NOTE: The more I think about it, the more I like theoretical scenario (3).
Indeed, theoretical scenario (3) could also explain "the Interval" effect incorporated in QED not as being truly fundamental or reflecting the non-locality of space-time, but as reflecting the fact that for QED applications the "effective" value of "c" in normal Earth vicinity applications that is lower than true "c" varies randomly above and below "effective" values of "c" due to slight differences in photon and charged matter density. Real world QED applications don't involve true vacuums and in deep space astronomy observations, the scales are so great that the Interval effect that is relevant only at small distances disappears in all observables to the level of accuracy possible in those observations.
Absent this term in the QED propogator, more and more evidence seems to point to spacetime not being discrete at even a scale as fine as the Planck scale, although a "point-like" fundamental particle still creates general relativity contradictions.
In favor of the pro-"new physics" conclusion (maybe), another comment to the blog post notes that "An exact value for this ratio greater than light speed and with the 3 neutrino flavor is: (v-c)/c =3 x EXP-[SQR (alpha electromagnetic coupling constant]^-1)] = 2,47 x 10^-5" But, a "slow photons" in low density photon and matter fields scenario does make an effect that has some functional relationship to the electromagnetic coupling constant make sense as well, even without new physics, although the relationship would not be so clean and exact in that scenario.
Error Source Analysis
So obviously there could be some error in the experiment, but where?
The distances have been measured to 20cm accuracy and even earthquakes during the course of the experiment can only account for 7cm variations. The Earth moves about 1m round its axis in the time the neutrinos travel but this should not need to be taken into account in the reference frame fixed to Earth. The excess distances by which the neutrinos are ahead of where they should be is in the order of 20 meters, so distance measurements are unlikely to be a source of significant error.
Timing is more difficult. You might think that it is easy to synchronous clocks by sending radio waves back and forward and taking half the two way travel time to synchronise, but these experiments are underground and radio waves from the ground would have to bounce off the upper atmosphere or be relayed by a series of tranceivers. . . . the best atomic clocks lose or gain about 20 pico seconds per day, but portable atomic clocks at best lose a few nanoseconds in the time it would take to get them from one end to the other. . . . the best way to synchronise clocks over such distances is to use GPS which sends signals from satellites in low earth orbit. Each satellite has four atomic clocks which are constantly checked with better groundbased clocks. The ground positions are measured very accurately with the same GPS and in this way a synchronisation of about 0.1 ns accuracy can be obtained at ground level. The communication between ground and experiment adds delay and uncertainty but this part has been checked several times over the course of the experiment with portable atomic clocks and is good to within a couple of nanoseconds.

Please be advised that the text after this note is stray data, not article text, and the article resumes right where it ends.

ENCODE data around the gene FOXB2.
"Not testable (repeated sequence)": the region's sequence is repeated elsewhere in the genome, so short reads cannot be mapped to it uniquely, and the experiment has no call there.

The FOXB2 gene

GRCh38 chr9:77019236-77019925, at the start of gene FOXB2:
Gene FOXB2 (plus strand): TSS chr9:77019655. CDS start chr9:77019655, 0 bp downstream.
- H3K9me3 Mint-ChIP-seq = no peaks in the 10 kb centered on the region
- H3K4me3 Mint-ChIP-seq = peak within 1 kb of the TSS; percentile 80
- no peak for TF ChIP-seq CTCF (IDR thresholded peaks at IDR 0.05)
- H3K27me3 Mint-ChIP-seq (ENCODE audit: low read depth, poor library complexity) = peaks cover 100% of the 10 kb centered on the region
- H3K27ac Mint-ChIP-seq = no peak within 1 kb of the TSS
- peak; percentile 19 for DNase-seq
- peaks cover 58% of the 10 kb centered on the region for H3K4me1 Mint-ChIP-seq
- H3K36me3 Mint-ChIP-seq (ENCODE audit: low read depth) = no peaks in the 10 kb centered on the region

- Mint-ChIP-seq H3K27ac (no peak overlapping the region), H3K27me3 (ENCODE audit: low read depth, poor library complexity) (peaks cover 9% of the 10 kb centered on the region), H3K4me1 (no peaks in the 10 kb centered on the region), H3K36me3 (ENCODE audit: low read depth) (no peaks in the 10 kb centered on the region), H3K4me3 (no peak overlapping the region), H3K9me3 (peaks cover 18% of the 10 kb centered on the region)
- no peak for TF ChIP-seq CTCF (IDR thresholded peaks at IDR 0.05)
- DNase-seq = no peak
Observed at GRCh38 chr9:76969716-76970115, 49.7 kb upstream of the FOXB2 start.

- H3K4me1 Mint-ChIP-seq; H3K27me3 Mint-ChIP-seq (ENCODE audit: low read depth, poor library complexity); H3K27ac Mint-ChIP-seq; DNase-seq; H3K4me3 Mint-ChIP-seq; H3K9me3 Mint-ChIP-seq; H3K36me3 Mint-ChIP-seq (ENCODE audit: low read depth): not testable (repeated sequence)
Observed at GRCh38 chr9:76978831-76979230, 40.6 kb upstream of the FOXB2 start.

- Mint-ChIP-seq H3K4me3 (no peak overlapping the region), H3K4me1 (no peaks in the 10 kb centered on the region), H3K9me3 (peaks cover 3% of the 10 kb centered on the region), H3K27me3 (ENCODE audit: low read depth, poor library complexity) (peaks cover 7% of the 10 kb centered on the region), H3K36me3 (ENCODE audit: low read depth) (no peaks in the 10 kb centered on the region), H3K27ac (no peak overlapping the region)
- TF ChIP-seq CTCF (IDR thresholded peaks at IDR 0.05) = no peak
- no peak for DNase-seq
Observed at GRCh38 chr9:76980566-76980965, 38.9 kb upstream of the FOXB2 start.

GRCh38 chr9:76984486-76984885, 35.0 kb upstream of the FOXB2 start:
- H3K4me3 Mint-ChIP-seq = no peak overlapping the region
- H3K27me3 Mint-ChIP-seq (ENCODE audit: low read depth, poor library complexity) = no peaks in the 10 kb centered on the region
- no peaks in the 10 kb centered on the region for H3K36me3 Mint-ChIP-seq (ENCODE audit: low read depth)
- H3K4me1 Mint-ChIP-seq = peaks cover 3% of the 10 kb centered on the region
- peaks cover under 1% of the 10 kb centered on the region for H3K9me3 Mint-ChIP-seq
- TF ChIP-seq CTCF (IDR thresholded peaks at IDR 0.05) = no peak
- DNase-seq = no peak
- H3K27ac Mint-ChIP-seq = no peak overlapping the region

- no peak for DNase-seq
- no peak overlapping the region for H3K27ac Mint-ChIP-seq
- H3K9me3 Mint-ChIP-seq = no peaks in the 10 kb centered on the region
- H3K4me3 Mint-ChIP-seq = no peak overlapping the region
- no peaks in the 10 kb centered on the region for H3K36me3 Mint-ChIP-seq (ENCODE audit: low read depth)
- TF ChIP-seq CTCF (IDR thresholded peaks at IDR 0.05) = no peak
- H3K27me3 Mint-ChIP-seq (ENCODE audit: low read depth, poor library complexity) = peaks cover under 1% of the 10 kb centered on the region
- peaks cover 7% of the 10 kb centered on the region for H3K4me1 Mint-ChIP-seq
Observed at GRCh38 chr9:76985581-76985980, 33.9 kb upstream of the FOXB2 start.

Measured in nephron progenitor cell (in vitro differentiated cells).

The largest timing uncertainties come from the electronic systems that are timing the pulses of neutrinos from the source at CERN. The overall systematic error is the quoted 6.9 ns, well within the 60 nanosecond deviations observed. Unless a really bad error has been made in the calculations these timings must be good enough.
The rest of the error is statistical [and the variation does not obviously suggest an error]. . . .
[Background sources:] The speeker showed how the form of the pulse detected by OPERA matched very nicely the form measured at CERN. If there was any kind of spread in the speed of the neutrinos this shape would be blurred a little and this is not seen.
The error source analysis is sufficiently convincing to suggest that the effect observed may not dervive from errors in distance measurement, syncronization of clocks, equipment timing, background sources of neutrinos, or statistical variation. Put as the comment below from the blog post notes, precision and accuracy are not necessarily the same thing and a bad distance formula could lead to this result:
According to the paper the distance measurement procedure use the geodetic distance in the ETRF2000 (ITRF2000) system as given by some standard routine. The european GPS ITRF2000 system is used for geodesy, navigation, et cetera and is conveniently based on the geode.
I get the difference between measuring distance along an Earth radius perfect sphere (roughly the geode) and measuring the distance of travel, for neutrinos the chord through the Earth, as 22 m over 730 km. A near light speed beam would appear to arrive ~ 60 ns early, give or take.
Also, as I noted above, the lack of experimental error does not necessarily imply that we truly have tachyons, as opposed to some other, less theoretically interesting effect.